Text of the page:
All Ph.D. candidates must pass a qualifying examination. Qualifying exams usually take place in the semester following the completion of PhD coursework, but before formal work on the dissertation proposal or data collection begins. The student must be registered during the term the qualifying examination is given.

The examination is prepared, evaluated and graded by the student’s full supervisory committee and covers major and minor subjects. Except for allowed substitutions, all members of the supervisory committee must be present with the student during the oral portion of the exam. At the completion of the exam, the supervisory committee is responsible for deciding whether the student is qualified to continue progress toward completing a Ph.D. degree by initiating the dissertation process.

Admission to Candidacy

A doctoral student becomes a candidate for the Ph.D. degree when the student is granted formal admission to candidacy. Such admission requires the approval of the student’s supervisory committee, the department chair, the college dean, and the dean of the Graduate School.  The approval must be based on:

  1. The academic record of the student (all grades B- or higher with a minimum 3.0 GPA)
  2. Passing a qualifying examination
  3. A supervisory committee approved dissertation topic
  4. The supervisory committee’s opinion on overall readiness of the candidacy

Dissertation Proposal

The dissertation proposal is not a formal University of Florida requirement, but is a requirement of the Applied Physiology Graduate Programs. The format of the proposal is determined by the student’s supervisory committee but generally takes the form of a presentation of the proposed content of the dissertation and the data collected thus far, at either a private meeting of the committee or more commonly at a formal public presentation. The proposal should be completed sometime between the admission to candidacy and the dissertation defense. A document summarizing the content of the proposed work is submitted to the graduate program administrator along with the appropriate form, approved and signed by the committee members.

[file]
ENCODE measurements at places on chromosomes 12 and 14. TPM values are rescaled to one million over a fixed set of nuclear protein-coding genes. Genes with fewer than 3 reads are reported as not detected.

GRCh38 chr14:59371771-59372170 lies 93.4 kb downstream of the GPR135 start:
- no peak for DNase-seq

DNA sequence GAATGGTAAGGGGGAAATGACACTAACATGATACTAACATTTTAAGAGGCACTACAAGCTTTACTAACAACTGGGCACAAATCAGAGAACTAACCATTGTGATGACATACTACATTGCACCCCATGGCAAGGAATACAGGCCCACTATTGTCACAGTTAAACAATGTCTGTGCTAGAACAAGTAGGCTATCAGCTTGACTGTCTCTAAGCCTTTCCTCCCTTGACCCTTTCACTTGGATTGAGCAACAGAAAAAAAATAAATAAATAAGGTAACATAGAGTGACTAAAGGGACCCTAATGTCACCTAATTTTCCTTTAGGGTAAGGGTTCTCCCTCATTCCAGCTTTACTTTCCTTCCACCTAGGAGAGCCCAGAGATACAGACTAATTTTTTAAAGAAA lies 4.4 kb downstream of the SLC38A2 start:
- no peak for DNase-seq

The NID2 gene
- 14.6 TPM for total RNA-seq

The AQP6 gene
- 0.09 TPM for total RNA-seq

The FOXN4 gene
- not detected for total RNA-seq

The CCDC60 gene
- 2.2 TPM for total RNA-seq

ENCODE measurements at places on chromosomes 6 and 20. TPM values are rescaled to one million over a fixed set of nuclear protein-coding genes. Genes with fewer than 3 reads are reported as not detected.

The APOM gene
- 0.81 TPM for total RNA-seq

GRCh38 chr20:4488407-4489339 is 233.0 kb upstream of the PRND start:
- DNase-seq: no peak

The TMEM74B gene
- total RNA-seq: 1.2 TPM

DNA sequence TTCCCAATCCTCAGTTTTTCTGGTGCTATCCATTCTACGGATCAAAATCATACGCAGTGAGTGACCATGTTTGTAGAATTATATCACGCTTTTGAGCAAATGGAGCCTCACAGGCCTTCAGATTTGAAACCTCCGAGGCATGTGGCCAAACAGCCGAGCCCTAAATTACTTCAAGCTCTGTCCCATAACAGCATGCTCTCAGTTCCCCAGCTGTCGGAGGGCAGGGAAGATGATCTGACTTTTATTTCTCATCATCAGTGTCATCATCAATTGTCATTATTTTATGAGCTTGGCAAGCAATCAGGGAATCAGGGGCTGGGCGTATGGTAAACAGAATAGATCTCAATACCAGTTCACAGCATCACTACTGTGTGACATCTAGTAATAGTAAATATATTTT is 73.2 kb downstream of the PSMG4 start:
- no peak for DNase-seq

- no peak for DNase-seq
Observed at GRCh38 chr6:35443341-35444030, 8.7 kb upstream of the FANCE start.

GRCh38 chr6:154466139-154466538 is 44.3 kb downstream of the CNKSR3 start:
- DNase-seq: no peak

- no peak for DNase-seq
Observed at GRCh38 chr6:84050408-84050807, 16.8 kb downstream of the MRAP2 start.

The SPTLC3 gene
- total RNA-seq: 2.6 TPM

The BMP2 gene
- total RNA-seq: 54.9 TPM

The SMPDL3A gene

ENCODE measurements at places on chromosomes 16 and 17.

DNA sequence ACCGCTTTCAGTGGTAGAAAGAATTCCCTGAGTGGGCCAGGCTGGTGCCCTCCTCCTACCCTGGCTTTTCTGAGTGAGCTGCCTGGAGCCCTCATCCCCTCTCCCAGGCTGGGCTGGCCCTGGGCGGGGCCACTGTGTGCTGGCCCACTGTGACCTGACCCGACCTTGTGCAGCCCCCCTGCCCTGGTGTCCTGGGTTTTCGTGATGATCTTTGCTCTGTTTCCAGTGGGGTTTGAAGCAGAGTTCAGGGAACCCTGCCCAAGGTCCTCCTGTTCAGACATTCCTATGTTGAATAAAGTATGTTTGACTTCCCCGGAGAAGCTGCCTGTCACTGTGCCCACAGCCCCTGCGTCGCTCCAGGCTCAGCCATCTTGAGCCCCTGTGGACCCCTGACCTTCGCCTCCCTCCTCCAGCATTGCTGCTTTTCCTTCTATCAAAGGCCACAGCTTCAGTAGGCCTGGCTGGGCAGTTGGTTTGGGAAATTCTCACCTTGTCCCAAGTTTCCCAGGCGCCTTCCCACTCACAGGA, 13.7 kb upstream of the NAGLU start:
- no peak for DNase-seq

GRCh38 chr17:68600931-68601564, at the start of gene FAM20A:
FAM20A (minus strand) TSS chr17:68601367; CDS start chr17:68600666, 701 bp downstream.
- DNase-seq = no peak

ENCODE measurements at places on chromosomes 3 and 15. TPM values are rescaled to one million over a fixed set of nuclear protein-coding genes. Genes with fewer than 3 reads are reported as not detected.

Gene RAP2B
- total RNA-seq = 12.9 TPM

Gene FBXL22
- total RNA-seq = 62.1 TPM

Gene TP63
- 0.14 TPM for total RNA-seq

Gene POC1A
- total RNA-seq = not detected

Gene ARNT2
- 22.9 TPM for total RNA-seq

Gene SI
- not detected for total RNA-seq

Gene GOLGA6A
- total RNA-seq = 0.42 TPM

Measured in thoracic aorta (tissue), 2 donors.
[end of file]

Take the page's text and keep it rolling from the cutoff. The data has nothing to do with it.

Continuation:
Dissertation and Final Examination

Every candidate for a doctoral degree is required to prepare and present a dissertation that shows independent investigation and is acceptable in form and content to the supervisory committee and to the Graduate School. Dissertations must be written in English and must be acceptable in form and content to the supervisory committee and to the Graduate School. The work must be of publishable quality and must be in a form suitable for publication, using the Graduate Schools’ format requirements.

Dissertation First Submission: When first presented to the Graduate School Editorial Office, the dissertation should be near-final (not a draft), completely formatted, and printed on plain paper (do not print double-sided). The Graduate School Editorial Office reviews dissertations for acceptable format and to make recommendations as needed. Students should be completely familiar with the format requirements and should work with the ETD lab to troubleshoot their files before printing out their submission for the Graduate School Editorial Office.

After the submission of the dissertation and the completion of all other prescribed work for the degree, but in no case earlier than six months before the conferring of the degree, the candidate will be given a final oral examination by the supervisory committee through a meeting on campus. All supervisory committee members must be present with the candidate at the oral examination. The candidate and the entire supervisory committee must be present at the defense. The defense should be no more than six months before the degree is awarded.

Contact Info:

Kyriaki Kaplanidou, Ph.D.
Associate Professor
Graduate Coordinator

Amanda Cluxton
Graduate Program Assistant
(352) 294-1643